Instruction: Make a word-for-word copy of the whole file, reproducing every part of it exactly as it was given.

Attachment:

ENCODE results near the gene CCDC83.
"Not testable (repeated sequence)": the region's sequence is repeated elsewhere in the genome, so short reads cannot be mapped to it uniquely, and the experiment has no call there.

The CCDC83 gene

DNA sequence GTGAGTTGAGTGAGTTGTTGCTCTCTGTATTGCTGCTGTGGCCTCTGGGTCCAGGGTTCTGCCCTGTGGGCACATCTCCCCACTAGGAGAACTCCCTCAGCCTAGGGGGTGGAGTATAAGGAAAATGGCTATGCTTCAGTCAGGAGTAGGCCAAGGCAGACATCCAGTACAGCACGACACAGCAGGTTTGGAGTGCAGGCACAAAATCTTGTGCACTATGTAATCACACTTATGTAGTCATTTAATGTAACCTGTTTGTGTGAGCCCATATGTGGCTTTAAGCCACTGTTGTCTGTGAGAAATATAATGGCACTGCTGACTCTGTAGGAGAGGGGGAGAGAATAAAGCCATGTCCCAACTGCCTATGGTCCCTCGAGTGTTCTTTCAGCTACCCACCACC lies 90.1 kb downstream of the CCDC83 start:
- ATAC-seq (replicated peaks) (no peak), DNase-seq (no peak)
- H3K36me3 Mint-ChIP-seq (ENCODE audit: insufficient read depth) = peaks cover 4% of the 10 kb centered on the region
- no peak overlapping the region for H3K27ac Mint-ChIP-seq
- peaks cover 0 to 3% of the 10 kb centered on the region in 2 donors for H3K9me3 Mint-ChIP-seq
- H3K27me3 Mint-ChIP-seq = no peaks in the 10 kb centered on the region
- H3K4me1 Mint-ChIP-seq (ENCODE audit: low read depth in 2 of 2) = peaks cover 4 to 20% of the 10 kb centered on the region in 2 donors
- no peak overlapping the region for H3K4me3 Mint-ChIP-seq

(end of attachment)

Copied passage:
ENCODE results near the gene CCDC83.
"Not testable (repeated sequence)": the region's sequence is repeated elsewhere in the genome, so short reads cannot be mapped to it uniquely, and the experiment has no call there.

The CCDC83 gene

DNA sequence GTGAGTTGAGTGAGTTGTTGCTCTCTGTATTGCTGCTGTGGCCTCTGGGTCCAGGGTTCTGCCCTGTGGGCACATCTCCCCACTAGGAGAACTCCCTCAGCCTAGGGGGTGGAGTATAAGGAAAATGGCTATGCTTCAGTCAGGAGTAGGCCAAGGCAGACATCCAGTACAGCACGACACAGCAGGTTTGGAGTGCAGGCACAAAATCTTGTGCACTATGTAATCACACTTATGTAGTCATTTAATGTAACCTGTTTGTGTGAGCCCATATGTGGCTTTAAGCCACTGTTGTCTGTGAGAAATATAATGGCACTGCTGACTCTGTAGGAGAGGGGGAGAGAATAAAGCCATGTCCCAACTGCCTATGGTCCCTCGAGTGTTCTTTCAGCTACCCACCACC lies 90.1 kb downstream of the CCDC83 start:
- ATAC-seq (replicated peaks) (no peak), DNase-seq (no peak)
- H3K36me3 Mint-ChIP-seq (ENCODE audit: insufficient read depth) = peaks cover 4% of the 10 kb centered on the region
- no peak overlapping the region for H3K27ac Mint-ChIP-seq
- peaks cover 0 to 3% of the 10 kb centered on the region in 2 donors for H3K9me3 Mint-ChIP-seq
- H3K27me3 Mint-ChIP-seq = no peaks in the 10 kb centered on the region
- H3K4me1 Mint-ChIP-seq (ENCODE audit: low read depth in 2 of 2) = peaks cover 4 to 20% of the 10 kb centered on the region in 2 donors
- no peak overlapping the region for H3K4me3 Mint-ChIP-seq